13. capsule: World of Fantasy
Fans are divided over this album, but the critics are wrong. World of Fantasy was fabulous at the time, coming in a blast of club-ready, hedonistic fun just as post-quake Tokyo was looking for escapism, and after nearly a year, it’s still a gloriously stupid, often comically silly record. Nakata told me last year that he’s able to get away with more complex, multilayered ideas with capsule than his work with Perfume which he said needed to have one big idea. Now this may be true as far as his remit goes, but the fact is that World of Fantasy was his big dumb blast of riffs and catchy-yet-meaningless slogans, while JPN was all fiddly (although often interesting) production, and many of the songs’ melodies meandered aimlessly, idly and vainly looking for the big chorus or catchy hook that they needed.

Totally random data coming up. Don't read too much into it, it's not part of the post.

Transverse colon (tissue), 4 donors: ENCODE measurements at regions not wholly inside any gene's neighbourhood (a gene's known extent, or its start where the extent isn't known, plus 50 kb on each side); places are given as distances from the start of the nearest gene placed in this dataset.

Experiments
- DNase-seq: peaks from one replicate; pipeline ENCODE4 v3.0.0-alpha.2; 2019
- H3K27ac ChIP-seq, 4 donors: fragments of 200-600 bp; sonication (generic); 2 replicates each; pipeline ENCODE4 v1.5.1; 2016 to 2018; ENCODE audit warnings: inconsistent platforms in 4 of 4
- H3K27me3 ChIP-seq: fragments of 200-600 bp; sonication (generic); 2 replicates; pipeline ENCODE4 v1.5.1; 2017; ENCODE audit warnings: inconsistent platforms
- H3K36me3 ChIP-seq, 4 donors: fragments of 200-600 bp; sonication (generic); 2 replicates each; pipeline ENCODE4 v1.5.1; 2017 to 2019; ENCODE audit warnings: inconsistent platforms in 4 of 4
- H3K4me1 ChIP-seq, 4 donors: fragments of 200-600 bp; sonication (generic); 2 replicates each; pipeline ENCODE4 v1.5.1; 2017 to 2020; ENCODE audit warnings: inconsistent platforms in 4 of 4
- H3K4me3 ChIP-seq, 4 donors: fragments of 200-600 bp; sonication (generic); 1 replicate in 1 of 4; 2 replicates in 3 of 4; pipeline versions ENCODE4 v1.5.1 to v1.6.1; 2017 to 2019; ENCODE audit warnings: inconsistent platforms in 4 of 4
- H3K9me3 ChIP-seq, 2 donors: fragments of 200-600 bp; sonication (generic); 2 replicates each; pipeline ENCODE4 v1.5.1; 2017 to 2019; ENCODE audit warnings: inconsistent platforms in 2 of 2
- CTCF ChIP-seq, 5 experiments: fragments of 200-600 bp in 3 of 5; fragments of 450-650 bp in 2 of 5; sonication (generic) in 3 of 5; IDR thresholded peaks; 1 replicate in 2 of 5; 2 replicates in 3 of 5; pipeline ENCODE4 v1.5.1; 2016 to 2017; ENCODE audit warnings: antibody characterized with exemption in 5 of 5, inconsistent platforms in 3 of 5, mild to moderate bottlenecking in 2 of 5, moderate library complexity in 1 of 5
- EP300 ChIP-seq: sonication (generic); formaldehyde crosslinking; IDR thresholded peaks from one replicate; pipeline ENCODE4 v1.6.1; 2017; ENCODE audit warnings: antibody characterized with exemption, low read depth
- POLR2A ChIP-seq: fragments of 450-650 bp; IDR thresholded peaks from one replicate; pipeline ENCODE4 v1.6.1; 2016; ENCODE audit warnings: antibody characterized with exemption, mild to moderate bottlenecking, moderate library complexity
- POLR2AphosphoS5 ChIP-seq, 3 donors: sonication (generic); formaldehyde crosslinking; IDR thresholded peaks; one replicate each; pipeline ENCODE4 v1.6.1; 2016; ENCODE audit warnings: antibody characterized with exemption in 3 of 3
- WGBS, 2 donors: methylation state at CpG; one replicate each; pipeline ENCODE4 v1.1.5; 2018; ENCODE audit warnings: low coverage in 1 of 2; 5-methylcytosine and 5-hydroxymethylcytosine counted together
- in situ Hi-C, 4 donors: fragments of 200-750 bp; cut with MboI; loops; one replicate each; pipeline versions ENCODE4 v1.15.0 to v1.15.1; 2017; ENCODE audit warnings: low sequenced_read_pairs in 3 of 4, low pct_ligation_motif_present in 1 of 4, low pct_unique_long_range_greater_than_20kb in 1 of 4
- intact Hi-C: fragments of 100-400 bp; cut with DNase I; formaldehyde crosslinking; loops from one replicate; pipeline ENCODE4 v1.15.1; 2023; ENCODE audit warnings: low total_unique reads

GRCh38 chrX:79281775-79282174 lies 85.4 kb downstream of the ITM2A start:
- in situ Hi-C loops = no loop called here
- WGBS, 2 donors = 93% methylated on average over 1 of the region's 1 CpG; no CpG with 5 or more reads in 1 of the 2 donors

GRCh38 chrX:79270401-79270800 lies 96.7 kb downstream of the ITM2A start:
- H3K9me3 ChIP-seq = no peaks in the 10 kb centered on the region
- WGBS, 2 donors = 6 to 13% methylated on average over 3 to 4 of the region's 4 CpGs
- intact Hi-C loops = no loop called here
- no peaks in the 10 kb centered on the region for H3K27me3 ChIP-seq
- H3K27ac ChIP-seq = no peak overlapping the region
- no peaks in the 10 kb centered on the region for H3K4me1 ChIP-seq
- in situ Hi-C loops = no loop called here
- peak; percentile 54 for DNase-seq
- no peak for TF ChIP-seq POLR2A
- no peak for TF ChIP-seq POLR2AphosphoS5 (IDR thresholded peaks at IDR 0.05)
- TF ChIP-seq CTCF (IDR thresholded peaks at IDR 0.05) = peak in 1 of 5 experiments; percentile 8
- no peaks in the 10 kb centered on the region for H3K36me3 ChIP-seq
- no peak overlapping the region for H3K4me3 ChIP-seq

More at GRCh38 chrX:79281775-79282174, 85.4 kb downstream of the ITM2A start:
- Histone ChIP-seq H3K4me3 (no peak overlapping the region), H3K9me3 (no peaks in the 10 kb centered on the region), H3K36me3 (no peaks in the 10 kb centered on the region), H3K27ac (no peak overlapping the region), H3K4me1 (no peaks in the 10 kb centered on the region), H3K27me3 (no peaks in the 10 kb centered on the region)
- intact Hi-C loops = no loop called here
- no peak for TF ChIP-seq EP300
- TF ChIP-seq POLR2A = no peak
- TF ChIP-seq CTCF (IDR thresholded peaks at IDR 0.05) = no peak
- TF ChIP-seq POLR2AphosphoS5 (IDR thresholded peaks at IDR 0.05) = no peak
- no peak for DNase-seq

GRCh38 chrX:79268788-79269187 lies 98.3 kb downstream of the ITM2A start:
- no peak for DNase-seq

CD, White Lily Records
12. Sloppy Joe: With Kisses Four
Another one that I reviewed last year. Utterly unoriginal, but so shameless about it that it gets a big balls-of-steel award for bravado. Also Still Be a Little Roof is possibly the indiepop song of the year.
11. Buddy Girl and Mechanic: 4 Songs Demo
Another self-released CD that did the rounds of the Tokyo indie scene last year. I’m not sure if it was ever even made available on sale or if it was just a promo, but it’s really quite lovely. Brooding, ambient, Lynchian Kraut-blues, with breathy, almost whispered vocals. Opening track Satan’s Son sounds like early Spiritualized or some of Jason Pierce’s material with Spacemen 3, but its when they dive into Can territory, as on the skittering, repetitive, motorik UltraWitchCraftyFab and the abstract funk of Fenix Drops that it really takes off.
Connect And Receive is a series of monthly Japanese indie music podcasts I’ve been making since the summer. I skipped last month because I was too busy with various bands’ tours but I’ve made the December one into a sort of end-of-year review focussing on some of my favourite bands and releases of the year, as well as a couple of things from previous years that I either only discovered recently or came back to in a big way this year. Anyway, here’s the pod: